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2013 Jaguar XK-Series Overview
Since its revival in the late 1990s, the XK-Series has been modified and expanded year after year with no apparent lull. The 2012 XK saw the addition of high-performance XKR-S trims, but for 2013 Jaguar offers the XK base and XKR with a high-luxe Portfolio Pack of options and 20-inch tires for all.
Previously enjoyed by 2012 XJ owners, the 2013 XK and XKR Portfolio Pack affords 2 color options of supple soft-grain leather upholstery from seats to dash to steering wheel and headliner—even the floor mats, too, whereas the dash face can be outfitted with hand-polished wood or darkly finished aluminum veneers. Outside, the Portfolio Pack features chrome mirror caps and accents, a mesh grille and an exclusive glossy shade of black. The XKR version expands on that with a few more paint colors and chrome surprises.
The high-performance XKR-S trims can still opt for the Bright Pack to get those exterior chrome accents it's missing while maintaining its unique interior, but this particular model needs no help leaving the showroom. The 2012 XKR-S was sold out before it even debuted, and with 25 of 100 2013 editions to be produced already snagged by February of 2012, chances are Jaguar introduced the Portfolio Pack as a special enticement—a decoy, if you will.
Otherwise, as is readily expected of Jaguar, the XK-Series continues staidly into 2013 with each of the 3 trim levels available as a coupe or convertible, all powered by slightly modified versions of the same 5-liter V8. Rear-wheel drive and a 6-speed automatic with steering-wheel-mounted paddle shifters remain the status quo for every XK, with a respectable 11 cubes of cargo capacity in the coupe's trunk and 8 in the convertible.
Being largely a carryover, the 2013 Jaguar XK still suffers from an uncomfortably tight back seat and touchscreen controls that were apparently engineered by rocket scientists, and the coupe's cabin feels just about anything but spacious. That said, the convertible editions afford amazing sound insulation with the top deployed, and the ability to retract or deploy it with the push of a button in just 18 seconds is a nice thought if it gets to be too "cozy" to be comfortable.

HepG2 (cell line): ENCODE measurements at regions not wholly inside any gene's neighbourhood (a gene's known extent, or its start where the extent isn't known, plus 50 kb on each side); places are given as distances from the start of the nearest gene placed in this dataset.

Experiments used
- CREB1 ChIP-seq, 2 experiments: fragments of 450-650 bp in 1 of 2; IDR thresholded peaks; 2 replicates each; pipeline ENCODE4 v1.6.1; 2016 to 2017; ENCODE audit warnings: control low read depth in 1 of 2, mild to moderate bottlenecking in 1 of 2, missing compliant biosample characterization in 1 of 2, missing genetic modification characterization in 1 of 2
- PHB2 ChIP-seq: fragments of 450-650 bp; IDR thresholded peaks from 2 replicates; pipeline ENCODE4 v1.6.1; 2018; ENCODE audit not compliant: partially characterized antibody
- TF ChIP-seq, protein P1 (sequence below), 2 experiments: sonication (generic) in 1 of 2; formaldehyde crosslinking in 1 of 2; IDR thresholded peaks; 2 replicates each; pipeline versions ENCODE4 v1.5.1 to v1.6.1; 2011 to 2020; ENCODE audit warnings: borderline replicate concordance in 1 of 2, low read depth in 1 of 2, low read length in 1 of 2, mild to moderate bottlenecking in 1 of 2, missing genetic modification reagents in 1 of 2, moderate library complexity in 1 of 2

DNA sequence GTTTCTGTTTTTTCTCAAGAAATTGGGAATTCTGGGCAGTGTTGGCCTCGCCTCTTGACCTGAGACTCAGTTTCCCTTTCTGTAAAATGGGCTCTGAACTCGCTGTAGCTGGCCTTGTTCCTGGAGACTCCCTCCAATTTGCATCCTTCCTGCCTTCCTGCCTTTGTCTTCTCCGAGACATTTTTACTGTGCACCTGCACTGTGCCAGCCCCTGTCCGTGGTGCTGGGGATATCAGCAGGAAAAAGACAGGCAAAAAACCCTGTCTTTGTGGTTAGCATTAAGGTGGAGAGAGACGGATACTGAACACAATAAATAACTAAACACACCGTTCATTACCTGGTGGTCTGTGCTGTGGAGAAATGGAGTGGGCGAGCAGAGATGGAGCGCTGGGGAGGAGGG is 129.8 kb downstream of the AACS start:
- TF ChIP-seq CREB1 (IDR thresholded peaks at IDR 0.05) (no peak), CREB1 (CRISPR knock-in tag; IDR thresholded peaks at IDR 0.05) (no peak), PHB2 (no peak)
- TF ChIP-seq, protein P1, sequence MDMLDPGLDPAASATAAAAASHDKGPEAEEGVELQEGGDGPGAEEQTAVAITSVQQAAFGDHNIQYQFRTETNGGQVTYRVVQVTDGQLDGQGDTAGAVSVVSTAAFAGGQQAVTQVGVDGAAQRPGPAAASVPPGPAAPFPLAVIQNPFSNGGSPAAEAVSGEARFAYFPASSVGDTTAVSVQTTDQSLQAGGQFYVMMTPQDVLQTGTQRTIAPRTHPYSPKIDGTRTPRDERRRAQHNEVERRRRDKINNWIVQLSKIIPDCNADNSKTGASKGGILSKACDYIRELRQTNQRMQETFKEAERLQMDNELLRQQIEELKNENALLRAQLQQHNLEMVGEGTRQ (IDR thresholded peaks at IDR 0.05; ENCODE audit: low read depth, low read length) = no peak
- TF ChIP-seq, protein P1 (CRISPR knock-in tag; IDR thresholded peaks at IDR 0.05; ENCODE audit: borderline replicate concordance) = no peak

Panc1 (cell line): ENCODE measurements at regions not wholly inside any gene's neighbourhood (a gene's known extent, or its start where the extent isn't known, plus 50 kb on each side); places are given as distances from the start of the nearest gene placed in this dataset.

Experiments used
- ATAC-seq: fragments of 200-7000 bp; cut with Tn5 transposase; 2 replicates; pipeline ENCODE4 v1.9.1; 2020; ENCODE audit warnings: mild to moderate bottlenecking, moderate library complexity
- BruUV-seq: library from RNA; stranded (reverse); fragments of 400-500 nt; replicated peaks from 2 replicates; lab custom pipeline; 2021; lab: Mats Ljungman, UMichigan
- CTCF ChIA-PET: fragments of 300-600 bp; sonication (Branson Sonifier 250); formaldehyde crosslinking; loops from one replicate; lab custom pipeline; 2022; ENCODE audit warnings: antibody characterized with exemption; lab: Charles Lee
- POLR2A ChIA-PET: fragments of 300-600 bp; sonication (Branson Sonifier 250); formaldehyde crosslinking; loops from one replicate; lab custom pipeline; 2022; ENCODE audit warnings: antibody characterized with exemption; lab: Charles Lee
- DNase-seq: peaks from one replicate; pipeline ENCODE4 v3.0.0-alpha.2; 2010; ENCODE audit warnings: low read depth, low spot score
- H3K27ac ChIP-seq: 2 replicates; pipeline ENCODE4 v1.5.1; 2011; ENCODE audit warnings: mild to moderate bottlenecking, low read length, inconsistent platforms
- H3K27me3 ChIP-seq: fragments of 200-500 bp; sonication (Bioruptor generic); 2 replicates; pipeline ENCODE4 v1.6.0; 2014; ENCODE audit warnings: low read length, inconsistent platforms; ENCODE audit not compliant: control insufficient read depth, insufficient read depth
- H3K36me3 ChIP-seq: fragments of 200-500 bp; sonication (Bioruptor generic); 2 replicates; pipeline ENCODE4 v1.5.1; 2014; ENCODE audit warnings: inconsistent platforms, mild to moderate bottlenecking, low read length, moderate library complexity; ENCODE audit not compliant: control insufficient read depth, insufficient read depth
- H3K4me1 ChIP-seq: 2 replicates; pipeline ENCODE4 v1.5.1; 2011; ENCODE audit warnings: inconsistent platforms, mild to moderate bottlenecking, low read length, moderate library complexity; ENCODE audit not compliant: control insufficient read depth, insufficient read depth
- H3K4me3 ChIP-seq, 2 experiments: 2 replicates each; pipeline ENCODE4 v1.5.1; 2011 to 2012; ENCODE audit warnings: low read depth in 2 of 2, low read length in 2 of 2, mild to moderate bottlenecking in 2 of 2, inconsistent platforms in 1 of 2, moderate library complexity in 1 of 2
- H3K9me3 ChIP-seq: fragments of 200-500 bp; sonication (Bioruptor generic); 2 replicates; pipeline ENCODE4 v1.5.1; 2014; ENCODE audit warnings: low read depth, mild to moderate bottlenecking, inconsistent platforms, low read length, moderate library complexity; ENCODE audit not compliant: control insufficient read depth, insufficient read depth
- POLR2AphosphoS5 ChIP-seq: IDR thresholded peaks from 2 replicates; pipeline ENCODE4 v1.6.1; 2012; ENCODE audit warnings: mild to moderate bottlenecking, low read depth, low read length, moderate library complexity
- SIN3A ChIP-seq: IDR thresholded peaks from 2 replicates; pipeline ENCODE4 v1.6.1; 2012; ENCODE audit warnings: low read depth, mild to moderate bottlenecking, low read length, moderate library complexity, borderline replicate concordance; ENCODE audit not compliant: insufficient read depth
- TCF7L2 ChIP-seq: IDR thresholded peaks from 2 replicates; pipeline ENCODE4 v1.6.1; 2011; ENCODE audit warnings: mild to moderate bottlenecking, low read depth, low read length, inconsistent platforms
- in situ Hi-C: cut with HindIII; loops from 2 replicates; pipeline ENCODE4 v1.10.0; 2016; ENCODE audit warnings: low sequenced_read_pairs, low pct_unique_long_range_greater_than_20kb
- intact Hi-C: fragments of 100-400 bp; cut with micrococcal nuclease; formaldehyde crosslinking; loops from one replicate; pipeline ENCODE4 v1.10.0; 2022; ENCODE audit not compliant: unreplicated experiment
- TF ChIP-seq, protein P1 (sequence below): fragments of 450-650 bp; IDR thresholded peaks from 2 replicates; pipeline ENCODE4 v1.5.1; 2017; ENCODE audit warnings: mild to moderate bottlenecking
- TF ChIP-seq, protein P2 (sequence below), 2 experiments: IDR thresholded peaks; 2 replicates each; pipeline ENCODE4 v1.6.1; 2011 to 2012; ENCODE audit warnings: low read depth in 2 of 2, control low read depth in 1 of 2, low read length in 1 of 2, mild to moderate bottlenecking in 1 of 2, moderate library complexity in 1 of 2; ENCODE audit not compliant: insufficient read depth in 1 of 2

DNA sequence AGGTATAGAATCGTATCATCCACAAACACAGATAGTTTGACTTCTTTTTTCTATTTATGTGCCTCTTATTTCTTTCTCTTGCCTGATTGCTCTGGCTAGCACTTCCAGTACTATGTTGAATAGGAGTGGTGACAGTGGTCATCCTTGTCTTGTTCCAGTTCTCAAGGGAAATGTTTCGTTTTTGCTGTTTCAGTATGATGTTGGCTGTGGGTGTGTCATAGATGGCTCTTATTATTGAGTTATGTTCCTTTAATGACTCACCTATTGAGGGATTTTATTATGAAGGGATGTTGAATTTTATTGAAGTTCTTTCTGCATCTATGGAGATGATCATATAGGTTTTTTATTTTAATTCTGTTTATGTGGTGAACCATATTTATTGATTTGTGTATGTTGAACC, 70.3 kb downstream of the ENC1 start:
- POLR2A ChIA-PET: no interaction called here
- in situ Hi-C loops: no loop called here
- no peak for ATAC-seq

As for power and performance, the XK is no slouch with an all-aluminum frame and adjustable suspension allowing for almost magnetic cornering and plenty of acceleration thrills no matter where you enter the lineup. Sure, the base XK may look puny with 385 hp and 380 lb-ft of torque on paper, but the proof is on Pudding Road with a zip-to-60 time sitting on the 5-second fence. Having the least performance, the XK base gets the best efficiency at 16 mpg city/24 highway for the coupe and just 2 mpg less for the convertible on the highway.
Move up to the XKR for 510 hp and 461 lb-ft of torque out of that same 5-liter V8, here with a supercharger. Reaching 60 mph from a standstill in just 4.5 seconds, this behemoth fetches the same economy as the XK convertible minus 1 mpg city. The XKR-S turns the supercharger up to 11 for a zip-to-60 time of 4.2 seconds and the same fuel economy as the XKR, but with 550 hp and 502 lb-ft of torque.
Your prototypical "Tom Girl" Patricia got her start digging into Ford engines before she aged into double digits. Gifted with a mechanical mind, her favorite pass-time in the summer is picking up a fixer-up'r at the local public auction and massaging its every ailment until it's primed for a new lover. From dirt bikes to land yachts, every partner offers something truly special in her love affair with the road - just don't tell her husband.